HEALTHY LIVING

Secondhand Smoke May Cause Kids' Cavities

Feb 01, 2014 | Updated Feb 10, 2014
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A previous review of studies had suggested that secondhand smoke could play a causal role in kids' cavities, and a new critical take on the evidence explores the link further.

A critical summary of a previous 2011 review of 15 studies that were published between 1990 and 2010 says the review shows there's "potential for a causal relationship -- not only a statistically significant association -- between SHS [secondhand smoke] and caries in primary teeth." (Caries is the term for cavities or tooth decay, and primary dentition is another term for baby teeth.) In the original review, the findings held true even after taking into account other potential factors, such as the children's socioeconomic status.

However, the evidence from the review was "insufficient" to demonstrate a similar causal relationship between secondhand smoke and cavities in permanent teeth.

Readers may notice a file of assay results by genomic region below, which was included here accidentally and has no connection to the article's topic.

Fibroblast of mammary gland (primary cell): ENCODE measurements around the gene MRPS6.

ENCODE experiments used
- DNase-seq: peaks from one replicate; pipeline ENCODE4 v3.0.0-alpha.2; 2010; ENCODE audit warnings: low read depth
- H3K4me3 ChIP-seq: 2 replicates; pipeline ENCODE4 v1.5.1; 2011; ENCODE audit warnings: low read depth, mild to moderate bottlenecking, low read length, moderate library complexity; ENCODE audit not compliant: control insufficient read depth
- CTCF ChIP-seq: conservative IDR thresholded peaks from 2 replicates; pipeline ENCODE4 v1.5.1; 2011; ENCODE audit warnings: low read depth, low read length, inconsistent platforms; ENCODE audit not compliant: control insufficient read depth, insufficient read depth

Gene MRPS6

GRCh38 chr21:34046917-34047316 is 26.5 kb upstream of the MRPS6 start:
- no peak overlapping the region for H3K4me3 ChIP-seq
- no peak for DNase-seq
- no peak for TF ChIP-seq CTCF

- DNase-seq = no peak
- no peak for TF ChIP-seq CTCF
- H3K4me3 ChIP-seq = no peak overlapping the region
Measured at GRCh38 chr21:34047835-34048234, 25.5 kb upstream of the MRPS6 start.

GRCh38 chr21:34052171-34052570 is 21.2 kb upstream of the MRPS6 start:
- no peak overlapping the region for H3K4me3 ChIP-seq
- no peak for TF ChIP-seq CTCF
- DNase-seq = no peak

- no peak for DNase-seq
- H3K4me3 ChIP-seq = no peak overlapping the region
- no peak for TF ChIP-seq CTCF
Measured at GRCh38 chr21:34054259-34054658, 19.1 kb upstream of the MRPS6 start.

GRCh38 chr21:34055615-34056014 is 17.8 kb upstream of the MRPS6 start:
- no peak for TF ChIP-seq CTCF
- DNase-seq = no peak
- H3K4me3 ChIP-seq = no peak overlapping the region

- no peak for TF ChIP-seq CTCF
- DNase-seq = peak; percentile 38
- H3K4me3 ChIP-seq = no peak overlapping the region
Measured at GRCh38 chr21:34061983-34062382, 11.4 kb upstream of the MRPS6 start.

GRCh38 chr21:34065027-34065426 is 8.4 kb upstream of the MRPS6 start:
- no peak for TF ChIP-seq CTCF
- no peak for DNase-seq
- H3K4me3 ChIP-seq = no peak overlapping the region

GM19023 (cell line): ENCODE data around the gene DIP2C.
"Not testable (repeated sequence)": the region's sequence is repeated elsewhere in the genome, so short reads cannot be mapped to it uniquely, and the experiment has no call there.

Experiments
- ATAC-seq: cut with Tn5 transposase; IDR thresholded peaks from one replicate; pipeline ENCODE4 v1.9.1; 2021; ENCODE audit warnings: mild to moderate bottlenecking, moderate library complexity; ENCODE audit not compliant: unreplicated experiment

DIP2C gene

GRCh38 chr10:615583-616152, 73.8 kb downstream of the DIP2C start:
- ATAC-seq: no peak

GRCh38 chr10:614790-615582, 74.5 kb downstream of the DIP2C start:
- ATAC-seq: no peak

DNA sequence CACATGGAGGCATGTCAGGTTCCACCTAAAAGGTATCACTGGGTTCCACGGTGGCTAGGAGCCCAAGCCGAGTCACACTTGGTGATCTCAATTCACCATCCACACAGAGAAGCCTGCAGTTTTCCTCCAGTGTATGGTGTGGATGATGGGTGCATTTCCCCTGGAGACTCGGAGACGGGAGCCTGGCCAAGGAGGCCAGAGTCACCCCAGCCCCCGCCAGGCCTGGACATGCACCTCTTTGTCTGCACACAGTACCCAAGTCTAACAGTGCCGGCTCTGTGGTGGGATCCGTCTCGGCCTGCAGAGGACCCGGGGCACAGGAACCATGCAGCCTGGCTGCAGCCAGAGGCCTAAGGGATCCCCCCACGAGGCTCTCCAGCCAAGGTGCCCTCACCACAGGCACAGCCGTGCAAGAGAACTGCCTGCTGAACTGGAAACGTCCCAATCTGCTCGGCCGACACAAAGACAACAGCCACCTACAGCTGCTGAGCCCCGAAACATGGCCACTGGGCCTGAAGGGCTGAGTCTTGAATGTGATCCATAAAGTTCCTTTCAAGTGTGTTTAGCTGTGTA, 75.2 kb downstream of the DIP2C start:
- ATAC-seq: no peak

But how could secondhand smoke affect risk for cavities? The commentary on the review, published in the Journal of the American Dental Association, explored some potential avenues:

Proposed mechanisms linking exposure to SHS with caries risk include influencing oral microbiota; influencing the mineralization of developing dentition; increasing environmental cadmium levels; decreasing vitamin C levels; decreasing immune function; decreasing the production and effectiveness of saliva by affecting the development and function of salivary glands; and by causing nasal congestion, which could increase mouth breathing.

Overall, the commentary said that more research is needed to establish that secondhand smoke does indeed cause cavities, but that secondhand smoke does carry other health risks.

Smoking is already known to lead to or increase risk of certain dental problems in actual smokers, including increased tooth plaque and tartar, tooth discoloration, gum disease, bone loss, delayed healing, and even oral cancer.

Correction: A previous version of this article incorrectly characterized the new JADA article as "new research"; it is a critical summary of a review published in 2011.

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